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Pump it Down
Racing the invisible miles on the treadmill, you grasp tightly on to the handlebars to check your heart rate. Or you may have had a sensor attached to you all along. Whether you use it or not—or even care—you definitely have noticed that the heart rate monitoring option on exercise equipment.
For the best results from an exercise routine, many trainers believe you should work out within your target heart rate range. Based on your resting heart rate and your age, a mathematical formula known as the Karvonen Formula can help you calculate yours, but this is often not the most accurate information. Don’t fret if you aren’t pumping blood at a “maximum” heart rate—it does mean you need to work out double the time. But it doesn’t not necessarily mean your exercise performance is lacking, according to The New York Times. In fact, as you become a more active individual who works out more frequently, your maximum heart rate will decrease, as will your resting heart rate.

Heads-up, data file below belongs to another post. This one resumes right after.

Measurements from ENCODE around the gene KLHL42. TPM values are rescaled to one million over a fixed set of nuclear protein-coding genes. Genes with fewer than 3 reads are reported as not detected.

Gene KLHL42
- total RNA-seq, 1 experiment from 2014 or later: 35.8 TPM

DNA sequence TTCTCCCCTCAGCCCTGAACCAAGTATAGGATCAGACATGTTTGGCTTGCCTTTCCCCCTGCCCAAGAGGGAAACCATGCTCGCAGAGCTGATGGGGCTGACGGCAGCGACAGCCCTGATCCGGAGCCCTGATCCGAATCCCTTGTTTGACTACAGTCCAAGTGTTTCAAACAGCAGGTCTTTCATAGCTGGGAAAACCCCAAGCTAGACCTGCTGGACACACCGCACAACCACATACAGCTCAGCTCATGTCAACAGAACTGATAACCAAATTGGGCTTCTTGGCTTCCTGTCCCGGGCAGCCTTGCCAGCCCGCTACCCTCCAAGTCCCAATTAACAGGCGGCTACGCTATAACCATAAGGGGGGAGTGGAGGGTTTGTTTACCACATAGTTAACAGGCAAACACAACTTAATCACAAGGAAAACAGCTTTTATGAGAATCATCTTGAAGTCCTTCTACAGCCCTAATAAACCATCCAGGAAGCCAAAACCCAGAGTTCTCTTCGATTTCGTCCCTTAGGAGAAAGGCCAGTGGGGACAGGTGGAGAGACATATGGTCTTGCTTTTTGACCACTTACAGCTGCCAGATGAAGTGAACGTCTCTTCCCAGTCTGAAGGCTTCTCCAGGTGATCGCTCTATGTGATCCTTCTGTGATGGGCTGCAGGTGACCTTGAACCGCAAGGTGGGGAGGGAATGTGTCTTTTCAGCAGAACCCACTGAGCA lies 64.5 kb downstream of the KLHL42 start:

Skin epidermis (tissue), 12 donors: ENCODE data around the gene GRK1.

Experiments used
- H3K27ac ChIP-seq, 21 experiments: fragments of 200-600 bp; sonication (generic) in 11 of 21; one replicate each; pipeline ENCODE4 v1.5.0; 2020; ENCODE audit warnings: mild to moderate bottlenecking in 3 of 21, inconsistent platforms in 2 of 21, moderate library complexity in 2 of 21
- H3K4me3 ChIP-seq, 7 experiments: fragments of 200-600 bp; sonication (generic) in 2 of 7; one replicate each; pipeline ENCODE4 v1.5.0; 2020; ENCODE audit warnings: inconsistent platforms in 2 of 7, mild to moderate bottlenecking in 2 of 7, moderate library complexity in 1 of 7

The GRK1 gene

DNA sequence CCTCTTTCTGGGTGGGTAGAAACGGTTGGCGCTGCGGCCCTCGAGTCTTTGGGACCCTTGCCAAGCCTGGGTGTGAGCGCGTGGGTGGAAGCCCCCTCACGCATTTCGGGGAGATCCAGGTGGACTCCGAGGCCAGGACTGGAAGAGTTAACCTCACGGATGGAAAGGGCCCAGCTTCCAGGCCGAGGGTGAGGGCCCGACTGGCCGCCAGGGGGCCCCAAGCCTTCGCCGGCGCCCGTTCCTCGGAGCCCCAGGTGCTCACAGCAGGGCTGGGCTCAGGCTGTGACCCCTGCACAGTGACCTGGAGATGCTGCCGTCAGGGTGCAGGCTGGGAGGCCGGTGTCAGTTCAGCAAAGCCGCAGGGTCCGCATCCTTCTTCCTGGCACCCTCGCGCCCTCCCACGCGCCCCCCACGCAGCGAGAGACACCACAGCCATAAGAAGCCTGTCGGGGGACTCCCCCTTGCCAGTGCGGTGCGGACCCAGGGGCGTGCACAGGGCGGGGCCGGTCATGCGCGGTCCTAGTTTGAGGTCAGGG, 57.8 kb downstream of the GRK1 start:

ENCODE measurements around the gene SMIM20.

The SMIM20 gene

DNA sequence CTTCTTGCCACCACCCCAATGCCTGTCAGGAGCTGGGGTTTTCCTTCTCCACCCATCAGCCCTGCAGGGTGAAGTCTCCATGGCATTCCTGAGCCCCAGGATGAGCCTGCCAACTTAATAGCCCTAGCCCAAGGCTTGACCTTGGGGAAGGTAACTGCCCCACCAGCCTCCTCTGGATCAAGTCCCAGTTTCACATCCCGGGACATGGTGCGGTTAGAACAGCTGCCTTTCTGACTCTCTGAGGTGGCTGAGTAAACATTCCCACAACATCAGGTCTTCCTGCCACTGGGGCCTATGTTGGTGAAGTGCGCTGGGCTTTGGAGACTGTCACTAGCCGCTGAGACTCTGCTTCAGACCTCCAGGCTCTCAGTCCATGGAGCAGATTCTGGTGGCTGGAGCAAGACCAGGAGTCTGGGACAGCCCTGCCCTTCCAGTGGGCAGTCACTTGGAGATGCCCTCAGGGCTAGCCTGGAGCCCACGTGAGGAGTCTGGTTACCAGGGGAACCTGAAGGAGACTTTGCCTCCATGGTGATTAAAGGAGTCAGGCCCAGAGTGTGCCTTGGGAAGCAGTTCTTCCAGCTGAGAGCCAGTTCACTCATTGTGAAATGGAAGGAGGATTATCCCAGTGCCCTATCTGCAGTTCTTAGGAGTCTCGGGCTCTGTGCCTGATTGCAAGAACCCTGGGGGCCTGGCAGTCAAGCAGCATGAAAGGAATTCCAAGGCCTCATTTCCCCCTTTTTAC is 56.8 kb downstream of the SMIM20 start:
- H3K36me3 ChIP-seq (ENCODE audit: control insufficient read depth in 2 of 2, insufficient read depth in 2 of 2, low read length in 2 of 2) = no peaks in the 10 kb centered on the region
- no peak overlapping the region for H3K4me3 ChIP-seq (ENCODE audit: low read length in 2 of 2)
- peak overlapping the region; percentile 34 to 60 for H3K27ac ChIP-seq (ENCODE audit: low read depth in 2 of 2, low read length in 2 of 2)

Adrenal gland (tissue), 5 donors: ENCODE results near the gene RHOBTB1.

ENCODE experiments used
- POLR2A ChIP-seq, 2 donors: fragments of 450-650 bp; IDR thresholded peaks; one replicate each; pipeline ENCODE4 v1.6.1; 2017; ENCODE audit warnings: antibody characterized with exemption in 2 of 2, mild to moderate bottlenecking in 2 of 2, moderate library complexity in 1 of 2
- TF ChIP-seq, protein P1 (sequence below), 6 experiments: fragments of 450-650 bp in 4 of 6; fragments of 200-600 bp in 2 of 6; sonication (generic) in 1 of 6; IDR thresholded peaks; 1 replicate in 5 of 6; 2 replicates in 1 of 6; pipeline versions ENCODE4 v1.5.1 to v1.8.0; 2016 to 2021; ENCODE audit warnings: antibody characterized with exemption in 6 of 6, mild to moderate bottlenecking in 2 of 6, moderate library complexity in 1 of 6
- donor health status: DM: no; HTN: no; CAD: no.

So why track on machines or with your own strap-across-your-chest equipment? If you just want to meet a goal of lowering your heart rate, it’s a great idea. For everyday workouts, no extra gadgets are required. But individuals training for marathons or other competitions should keep track of their heart rate to avoid serious health conditions.
Getting in shape isn’t about mathematical equations. Exercise and you’ll feel it working—and that’s something numbers can’t really tell you. [The New York Times]